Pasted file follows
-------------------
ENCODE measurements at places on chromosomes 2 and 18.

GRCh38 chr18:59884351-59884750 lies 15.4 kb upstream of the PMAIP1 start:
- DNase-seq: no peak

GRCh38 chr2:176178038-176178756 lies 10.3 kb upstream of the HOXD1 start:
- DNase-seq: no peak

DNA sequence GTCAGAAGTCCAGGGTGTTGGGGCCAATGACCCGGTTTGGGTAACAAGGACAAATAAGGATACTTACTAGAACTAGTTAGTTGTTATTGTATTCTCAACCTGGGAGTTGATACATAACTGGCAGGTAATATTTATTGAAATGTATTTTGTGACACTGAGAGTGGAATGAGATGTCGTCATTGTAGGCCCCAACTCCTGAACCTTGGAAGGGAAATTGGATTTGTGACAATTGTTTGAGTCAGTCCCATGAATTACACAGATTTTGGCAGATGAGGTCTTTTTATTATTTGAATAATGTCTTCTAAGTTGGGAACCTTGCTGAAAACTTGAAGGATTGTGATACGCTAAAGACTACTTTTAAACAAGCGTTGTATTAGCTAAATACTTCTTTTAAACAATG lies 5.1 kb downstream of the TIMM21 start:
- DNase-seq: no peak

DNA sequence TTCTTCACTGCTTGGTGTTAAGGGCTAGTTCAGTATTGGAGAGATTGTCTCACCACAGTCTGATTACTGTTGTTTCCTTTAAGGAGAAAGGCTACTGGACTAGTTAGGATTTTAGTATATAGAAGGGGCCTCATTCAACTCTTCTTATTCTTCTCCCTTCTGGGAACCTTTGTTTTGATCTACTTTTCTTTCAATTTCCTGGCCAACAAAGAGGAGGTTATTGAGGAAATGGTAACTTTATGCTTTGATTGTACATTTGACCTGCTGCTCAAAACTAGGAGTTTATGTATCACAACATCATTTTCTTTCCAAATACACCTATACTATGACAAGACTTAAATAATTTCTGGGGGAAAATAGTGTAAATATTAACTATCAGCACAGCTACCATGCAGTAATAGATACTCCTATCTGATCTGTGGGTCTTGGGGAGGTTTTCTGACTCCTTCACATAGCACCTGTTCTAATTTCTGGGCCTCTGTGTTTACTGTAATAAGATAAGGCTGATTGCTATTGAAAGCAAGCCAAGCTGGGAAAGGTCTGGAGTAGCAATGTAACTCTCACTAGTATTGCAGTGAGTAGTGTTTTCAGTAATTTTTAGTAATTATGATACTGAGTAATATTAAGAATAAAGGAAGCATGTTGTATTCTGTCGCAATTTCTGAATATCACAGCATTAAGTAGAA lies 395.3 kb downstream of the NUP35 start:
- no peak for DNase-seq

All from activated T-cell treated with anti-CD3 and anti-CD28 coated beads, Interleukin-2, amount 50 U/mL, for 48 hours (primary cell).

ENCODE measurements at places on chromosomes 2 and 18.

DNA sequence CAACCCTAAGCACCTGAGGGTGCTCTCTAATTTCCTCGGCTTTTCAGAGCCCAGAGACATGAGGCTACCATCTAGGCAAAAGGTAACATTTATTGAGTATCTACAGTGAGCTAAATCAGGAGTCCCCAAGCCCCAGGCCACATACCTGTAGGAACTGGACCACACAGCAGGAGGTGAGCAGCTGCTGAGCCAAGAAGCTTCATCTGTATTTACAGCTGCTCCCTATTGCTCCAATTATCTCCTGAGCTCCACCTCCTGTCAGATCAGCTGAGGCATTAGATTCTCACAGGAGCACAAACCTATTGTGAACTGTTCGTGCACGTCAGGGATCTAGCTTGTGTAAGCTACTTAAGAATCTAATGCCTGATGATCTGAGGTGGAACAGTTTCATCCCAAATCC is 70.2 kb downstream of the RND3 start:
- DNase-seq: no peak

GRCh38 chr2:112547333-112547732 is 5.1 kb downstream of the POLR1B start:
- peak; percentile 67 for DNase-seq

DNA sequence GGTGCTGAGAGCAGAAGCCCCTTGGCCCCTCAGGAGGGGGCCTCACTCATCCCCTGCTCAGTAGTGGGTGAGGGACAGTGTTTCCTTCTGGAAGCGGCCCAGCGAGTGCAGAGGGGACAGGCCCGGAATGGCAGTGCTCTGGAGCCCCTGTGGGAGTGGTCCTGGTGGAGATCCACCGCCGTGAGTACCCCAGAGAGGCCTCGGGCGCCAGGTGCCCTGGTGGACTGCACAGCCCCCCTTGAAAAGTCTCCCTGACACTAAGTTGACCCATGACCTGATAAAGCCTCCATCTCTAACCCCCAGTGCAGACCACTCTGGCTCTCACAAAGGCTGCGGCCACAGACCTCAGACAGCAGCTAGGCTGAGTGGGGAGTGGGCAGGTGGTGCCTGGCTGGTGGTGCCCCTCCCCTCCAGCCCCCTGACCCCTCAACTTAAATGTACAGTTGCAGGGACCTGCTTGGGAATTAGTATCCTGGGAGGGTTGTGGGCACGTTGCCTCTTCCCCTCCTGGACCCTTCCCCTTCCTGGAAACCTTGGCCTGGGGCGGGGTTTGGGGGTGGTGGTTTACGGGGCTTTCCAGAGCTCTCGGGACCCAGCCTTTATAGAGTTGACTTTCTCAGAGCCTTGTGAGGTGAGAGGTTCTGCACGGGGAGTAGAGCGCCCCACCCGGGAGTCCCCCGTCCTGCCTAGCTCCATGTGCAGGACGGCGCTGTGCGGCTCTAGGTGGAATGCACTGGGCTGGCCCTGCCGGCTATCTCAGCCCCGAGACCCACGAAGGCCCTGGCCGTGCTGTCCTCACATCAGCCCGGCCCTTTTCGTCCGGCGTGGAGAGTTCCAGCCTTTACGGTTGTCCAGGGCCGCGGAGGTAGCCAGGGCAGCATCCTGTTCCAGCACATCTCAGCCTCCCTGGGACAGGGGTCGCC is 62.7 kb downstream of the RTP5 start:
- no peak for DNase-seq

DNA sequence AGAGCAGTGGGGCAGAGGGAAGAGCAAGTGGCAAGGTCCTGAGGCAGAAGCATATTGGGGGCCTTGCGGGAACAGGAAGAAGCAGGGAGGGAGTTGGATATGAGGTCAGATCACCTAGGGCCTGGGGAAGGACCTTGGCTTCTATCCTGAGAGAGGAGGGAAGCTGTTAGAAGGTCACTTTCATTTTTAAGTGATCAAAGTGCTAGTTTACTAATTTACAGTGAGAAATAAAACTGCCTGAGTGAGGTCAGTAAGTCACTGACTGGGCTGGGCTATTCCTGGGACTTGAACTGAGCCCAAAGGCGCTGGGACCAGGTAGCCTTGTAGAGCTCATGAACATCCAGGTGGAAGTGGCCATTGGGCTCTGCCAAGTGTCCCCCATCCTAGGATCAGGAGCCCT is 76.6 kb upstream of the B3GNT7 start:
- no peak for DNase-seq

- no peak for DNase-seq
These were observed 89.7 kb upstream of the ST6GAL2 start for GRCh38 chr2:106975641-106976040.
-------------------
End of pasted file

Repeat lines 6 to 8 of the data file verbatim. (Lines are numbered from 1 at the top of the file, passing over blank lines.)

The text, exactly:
DNA sequence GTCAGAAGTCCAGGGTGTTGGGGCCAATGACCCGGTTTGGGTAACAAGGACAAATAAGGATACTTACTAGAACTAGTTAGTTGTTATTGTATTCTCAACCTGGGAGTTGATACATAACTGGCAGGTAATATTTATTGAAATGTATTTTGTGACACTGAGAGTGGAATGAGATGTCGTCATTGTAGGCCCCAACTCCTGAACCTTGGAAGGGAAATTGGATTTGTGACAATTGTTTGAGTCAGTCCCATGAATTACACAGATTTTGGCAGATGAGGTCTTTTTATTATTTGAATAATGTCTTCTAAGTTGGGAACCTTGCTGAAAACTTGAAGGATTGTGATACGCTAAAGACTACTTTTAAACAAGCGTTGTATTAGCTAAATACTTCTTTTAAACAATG lies 5.1 kb downstream of the TIMM21 start:
- DNase-seq: no peak

DNA sequence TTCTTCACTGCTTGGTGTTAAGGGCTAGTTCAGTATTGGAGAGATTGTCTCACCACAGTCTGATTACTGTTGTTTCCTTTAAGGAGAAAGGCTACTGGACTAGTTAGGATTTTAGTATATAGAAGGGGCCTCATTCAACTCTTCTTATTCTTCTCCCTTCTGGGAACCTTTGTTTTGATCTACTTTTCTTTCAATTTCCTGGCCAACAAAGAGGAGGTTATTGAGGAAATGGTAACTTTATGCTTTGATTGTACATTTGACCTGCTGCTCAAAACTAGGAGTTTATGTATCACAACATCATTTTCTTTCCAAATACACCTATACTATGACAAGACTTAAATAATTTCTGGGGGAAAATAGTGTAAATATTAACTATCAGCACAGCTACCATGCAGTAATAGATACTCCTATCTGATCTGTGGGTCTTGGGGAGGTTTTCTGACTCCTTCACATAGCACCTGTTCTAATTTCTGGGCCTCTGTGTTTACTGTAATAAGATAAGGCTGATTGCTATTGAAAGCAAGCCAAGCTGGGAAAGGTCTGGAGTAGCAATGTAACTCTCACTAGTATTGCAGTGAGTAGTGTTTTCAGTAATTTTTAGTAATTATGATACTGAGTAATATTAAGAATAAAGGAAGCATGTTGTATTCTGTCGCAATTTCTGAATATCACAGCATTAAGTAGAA lies 395.3 kb downstream of the NUP35 start: